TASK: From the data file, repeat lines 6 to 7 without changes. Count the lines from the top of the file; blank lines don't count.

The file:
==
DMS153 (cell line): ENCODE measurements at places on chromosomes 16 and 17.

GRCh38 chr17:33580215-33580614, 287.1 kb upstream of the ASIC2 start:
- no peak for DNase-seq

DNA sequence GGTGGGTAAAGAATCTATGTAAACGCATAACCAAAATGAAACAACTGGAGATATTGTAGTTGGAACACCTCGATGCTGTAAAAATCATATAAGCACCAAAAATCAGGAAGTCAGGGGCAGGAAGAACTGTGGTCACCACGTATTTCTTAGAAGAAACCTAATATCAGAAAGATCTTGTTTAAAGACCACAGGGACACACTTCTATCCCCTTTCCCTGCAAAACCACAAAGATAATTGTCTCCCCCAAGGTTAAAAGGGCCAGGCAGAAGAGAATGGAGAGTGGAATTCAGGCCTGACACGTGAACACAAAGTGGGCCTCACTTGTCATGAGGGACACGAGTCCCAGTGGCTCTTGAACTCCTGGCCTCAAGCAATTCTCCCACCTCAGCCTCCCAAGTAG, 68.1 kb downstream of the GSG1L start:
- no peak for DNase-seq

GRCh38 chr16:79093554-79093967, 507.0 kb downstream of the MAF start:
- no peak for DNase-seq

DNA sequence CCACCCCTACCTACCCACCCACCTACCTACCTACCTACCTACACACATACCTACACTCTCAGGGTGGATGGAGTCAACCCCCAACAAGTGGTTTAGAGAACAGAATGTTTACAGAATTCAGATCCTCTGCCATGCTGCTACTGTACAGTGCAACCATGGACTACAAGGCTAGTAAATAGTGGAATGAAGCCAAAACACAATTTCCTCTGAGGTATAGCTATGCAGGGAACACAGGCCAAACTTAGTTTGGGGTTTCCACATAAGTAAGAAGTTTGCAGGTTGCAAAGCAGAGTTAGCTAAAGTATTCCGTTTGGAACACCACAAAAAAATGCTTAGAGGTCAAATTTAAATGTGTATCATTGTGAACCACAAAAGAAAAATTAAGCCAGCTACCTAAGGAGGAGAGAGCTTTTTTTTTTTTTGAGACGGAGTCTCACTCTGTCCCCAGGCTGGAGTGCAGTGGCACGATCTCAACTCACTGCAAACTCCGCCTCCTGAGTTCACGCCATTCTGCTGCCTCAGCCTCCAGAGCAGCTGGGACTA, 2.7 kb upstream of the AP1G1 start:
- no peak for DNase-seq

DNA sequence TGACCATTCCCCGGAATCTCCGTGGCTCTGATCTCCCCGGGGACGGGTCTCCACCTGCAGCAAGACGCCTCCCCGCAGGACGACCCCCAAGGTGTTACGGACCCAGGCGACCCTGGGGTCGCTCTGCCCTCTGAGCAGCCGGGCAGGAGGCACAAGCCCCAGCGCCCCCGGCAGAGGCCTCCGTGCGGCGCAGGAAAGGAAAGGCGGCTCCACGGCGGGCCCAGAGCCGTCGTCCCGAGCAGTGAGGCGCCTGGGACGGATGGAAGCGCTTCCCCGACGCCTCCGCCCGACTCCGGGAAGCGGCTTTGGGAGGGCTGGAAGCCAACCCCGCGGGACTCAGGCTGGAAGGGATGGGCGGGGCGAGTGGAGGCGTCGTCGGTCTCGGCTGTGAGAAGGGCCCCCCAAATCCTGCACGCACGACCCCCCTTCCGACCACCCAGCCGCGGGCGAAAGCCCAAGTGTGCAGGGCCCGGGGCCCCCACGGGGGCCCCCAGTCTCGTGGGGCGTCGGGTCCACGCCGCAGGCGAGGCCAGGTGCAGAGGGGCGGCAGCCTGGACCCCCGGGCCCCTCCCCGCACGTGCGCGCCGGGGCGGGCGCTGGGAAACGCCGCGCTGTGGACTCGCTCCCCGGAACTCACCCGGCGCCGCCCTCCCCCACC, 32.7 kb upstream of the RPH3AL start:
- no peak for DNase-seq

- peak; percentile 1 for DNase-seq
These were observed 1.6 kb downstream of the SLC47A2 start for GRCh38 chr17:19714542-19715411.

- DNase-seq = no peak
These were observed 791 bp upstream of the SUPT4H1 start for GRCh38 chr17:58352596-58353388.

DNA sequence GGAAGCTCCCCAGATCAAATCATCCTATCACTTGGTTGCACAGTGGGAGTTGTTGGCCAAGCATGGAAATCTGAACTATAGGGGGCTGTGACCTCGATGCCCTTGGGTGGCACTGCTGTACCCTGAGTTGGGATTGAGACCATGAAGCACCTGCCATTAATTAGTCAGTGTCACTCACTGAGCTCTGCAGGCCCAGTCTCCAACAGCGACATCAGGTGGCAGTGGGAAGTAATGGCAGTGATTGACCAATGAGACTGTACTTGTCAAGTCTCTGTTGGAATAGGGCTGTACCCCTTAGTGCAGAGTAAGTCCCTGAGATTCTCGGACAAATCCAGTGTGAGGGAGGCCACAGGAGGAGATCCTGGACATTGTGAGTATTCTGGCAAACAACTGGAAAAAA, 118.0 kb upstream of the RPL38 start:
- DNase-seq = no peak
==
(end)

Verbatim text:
GRCh38 chr16:79093554-79093967, 507.0 kb downstream of the MAF start:
- no peak for DNase-seq